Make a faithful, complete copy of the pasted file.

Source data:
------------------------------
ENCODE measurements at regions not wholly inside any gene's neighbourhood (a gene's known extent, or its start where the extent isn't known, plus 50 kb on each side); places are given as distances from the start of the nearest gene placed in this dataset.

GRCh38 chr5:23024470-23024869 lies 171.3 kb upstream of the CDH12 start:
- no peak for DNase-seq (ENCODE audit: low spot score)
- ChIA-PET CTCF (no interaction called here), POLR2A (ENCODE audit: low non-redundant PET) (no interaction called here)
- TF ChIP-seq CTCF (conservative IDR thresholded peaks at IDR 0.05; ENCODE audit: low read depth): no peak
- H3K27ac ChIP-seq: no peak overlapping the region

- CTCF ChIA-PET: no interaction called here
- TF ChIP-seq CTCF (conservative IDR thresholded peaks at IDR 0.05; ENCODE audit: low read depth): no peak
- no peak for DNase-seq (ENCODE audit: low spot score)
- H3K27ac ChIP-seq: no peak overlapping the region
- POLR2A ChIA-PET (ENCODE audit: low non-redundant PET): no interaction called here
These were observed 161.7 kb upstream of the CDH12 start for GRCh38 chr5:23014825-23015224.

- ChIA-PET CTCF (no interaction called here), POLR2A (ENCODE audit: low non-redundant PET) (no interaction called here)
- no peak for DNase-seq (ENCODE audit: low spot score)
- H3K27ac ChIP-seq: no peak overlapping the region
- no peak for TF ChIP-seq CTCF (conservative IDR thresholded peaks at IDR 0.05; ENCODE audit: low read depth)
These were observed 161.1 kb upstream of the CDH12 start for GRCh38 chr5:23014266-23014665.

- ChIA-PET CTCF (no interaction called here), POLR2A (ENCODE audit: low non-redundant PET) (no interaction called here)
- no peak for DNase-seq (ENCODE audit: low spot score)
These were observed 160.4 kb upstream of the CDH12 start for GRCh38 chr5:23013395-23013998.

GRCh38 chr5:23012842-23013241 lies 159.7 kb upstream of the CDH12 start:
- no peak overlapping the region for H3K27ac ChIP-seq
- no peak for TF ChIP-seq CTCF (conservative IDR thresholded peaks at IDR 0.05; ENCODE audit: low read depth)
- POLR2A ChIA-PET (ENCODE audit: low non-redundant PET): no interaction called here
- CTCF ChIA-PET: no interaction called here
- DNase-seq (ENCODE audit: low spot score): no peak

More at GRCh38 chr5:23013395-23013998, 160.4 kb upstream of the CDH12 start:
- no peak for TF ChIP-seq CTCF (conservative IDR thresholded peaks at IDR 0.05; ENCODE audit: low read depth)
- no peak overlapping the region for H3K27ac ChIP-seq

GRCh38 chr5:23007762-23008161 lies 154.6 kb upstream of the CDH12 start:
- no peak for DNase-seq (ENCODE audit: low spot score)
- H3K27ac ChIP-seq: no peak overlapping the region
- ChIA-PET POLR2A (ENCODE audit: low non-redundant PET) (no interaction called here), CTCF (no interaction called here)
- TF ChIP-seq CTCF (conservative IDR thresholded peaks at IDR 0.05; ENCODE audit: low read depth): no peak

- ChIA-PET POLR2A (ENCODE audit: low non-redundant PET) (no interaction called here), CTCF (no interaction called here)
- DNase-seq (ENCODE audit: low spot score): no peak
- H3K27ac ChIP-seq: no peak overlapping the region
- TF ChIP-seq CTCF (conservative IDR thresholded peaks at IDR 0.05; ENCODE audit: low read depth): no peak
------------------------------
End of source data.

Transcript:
ENCODE measurements at regions not wholly inside any gene's neighbourhood (a gene's known extent, or its start where the extent isn't known, plus 50 kb on each side); places are given as distances from the start of the nearest gene placed in this dataset.

GRCh38 chr5:23024470-23024869 lies 171.3 kb upstream of the CDH12 start:
- no peak for DNase-seq (ENCODE audit: low spot score)
- ChIA-PET CTCF (no interaction called here), POLR2A (ENCODE audit: low non-redundant PET) (no interaction called here)
- TF ChIP-seq CTCF (conservative IDR thresholded peaks at IDR 0.05; ENCODE audit: low read depth): no peak
- H3K27ac ChIP-seq: no peak overlapping the region

- CTCF ChIA-PET: no interaction called here
- TF ChIP-seq CTCF (conservative IDR thresholded peaks at IDR 0.05; ENCODE audit: low read depth): no peak
- no peak for DNase-seq (ENCODE audit: low spot score)
- H3K27ac ChIP-seq: no peak overlapping the region
- POLR2A ChIA-PET (ENCODE audit: low non-redundant PET): no interaction called here
These were observed 161.7 kb upstream of the CDH12 start for GRCh38 chr5:23014825-23015224.

- ChIA-PET CTCF (no interaction called here), POLR2A (ENCODE audit: low non-redundant PET) (no interaction called here)
- no peak for DNase-seq (ENCODE audit: low spot score)
- H3K27ac ChIP-seq: no peak overlapping the region
- no peak for TF ChIP-seq CTCF (conservative IDR thresholded peaks at IDR 0.05; ENCODE audit: low read depth)
These were observed 161.1 kb upstream of the CDH12 start for GRCh38 chr5:23014266-23014665.

- ChIA-PET CTCF (no interaction called here), POLR2A (ENCODE audit: low non-redundant PET) (no interaction called here)
- no peak for DNase-seq (ENCODE audit: low spot score)
These were observed 160.4 kb upstream of the CDH12 start for GRCh38 chr5:23013395-23013998.

GRCh38 chr5:23012842-23013241 lies 159.7 kb upstream of the CDH12 start:
- no peak overlapping the region for H3K27ac ChIP-seq
- no peak for TF ChIP-seq CTCF (conservative IDR thresholded peaks at IDR 0.05; ENCODE audit: low read depth)
- POLR2A ChIA-PET (ENCODE audit: low non-redundant PET): no interaction called here
- CTCF ChIA-PET: no interaction called here
- DNase-seq (ENCODE audit: low spot score): no peak

More at GRCh38 chr5:23013395-23013998, 160.4 kb upstream of the CDH12 start:
- no peak for TF ChIP-seq CTCF (conservative IDR thresholded peaks at IDR 0.05; ENCODE audit: low read depth)
- no peak overlapping the region for H3K27ac ChIP-seq

GRCh38 chr5:23007762-23008161 lies 154.6 kb upstream of the CDH12 start:
- no peak for DNase-seq (ENCODE audit: low spot score)
- H3K27ac ChIP-seq: no peak overlapping the region
- ChIA-PET POLR2A (ENCODE audit: low non-redundant PET) (no interaction called here), CTCF (no interaction called here)
- TF ChIP-seq CTCF (conservative IDR thresholded peaks at IDR 0.05; ENCODE audit: low read depth): no peak

- ChIA-PET POLR2A (ENCODE audit: low non-redundant PET) (no interaction called here), CTCF (no interaction called here)
- DNase-seq (ENCODE audit: low spot score): no peak
- H3K27ac ChIP-seq: no peak overlapping the region
- TF ChIP-seq CTCF (conservative IDR thresholded peaks at IDR 0.05; ENCODE audit: low read depth): no peak